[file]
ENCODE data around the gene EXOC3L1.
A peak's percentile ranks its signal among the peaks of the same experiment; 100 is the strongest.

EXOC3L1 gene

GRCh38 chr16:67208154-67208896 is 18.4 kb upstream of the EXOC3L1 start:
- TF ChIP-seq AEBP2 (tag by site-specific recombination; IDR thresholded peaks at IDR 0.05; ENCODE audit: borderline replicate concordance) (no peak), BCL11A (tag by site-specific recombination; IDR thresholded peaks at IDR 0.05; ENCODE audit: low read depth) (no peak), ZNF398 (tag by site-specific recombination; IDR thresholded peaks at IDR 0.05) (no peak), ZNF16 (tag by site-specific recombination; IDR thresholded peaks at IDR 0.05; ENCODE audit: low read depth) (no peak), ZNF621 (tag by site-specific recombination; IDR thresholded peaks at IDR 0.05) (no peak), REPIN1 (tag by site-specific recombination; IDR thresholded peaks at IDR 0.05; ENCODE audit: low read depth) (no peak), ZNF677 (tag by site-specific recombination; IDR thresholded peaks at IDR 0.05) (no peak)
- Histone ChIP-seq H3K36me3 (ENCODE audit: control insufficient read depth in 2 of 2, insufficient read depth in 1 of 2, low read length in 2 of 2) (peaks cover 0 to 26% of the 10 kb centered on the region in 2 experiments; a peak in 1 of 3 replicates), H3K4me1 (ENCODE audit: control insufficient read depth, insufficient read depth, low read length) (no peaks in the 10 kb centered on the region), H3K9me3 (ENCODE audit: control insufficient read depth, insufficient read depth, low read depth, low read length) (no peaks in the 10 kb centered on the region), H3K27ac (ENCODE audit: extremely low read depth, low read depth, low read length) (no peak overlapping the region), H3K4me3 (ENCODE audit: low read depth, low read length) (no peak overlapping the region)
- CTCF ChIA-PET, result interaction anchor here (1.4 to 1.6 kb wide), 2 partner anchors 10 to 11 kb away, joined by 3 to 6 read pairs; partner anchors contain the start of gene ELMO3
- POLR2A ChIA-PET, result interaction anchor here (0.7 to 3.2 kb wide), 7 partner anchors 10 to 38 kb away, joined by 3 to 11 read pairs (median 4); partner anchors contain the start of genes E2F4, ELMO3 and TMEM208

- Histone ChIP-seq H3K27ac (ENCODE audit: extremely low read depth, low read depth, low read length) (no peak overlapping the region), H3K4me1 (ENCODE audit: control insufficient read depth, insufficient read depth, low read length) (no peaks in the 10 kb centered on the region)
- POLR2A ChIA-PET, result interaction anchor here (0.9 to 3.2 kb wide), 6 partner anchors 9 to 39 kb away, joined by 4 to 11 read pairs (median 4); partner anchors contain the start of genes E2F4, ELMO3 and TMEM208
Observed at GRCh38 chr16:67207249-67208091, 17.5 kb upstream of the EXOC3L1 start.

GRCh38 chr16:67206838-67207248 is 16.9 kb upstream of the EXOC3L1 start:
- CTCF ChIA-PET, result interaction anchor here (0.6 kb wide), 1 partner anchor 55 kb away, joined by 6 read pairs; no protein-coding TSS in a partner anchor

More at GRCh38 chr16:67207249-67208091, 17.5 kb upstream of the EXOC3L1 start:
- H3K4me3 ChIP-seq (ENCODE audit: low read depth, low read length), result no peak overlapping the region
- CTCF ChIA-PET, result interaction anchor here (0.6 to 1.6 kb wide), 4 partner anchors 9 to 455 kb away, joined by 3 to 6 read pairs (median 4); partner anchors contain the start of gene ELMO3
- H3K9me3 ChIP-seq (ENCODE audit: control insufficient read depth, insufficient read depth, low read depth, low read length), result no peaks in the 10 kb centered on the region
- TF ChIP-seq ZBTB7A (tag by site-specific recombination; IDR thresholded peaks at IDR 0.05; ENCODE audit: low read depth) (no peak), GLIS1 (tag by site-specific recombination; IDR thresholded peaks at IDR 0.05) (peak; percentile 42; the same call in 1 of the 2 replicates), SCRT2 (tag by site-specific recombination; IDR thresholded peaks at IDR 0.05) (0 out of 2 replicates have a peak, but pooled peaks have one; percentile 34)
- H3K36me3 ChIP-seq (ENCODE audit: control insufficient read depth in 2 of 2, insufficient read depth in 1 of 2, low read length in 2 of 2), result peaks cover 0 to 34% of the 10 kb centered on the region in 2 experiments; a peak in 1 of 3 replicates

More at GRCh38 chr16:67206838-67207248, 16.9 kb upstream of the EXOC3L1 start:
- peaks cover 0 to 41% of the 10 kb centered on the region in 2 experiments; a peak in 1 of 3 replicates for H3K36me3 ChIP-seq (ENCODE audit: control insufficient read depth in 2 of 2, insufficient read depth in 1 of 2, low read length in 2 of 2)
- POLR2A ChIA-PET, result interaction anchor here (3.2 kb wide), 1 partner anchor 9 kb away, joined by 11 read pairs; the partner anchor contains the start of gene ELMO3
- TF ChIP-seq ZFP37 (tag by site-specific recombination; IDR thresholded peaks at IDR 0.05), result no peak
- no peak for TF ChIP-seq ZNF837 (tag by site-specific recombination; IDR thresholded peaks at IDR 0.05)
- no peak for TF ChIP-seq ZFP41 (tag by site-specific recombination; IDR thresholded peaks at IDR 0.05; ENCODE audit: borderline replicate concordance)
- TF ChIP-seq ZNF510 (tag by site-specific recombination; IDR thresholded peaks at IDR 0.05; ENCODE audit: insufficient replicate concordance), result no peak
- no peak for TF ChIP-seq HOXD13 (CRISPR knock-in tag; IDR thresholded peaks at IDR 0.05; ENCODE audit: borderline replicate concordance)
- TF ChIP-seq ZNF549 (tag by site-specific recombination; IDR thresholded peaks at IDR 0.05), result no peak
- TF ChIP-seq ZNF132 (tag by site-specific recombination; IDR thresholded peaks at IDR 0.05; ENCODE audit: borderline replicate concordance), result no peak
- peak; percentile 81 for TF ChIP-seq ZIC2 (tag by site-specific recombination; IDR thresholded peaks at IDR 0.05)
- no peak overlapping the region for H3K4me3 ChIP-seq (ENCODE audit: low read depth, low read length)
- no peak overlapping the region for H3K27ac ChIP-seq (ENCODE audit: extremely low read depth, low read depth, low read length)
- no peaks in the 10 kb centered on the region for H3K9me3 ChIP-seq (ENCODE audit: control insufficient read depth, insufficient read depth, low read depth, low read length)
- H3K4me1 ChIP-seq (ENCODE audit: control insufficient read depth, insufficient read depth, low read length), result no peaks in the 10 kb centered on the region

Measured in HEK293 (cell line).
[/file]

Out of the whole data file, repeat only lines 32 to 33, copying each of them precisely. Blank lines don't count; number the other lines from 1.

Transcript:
- no peak overlapping the region for H3K27ac ChIP-seq (ENCODE audit: extremely low read depth, low read depth, low read length)
- no peaks in the 10 kb centered on the region for H3K9me3 ChIP-seq (ENCODE audit: control insufficient read depth, insufficient read depth, low read depth, low read length)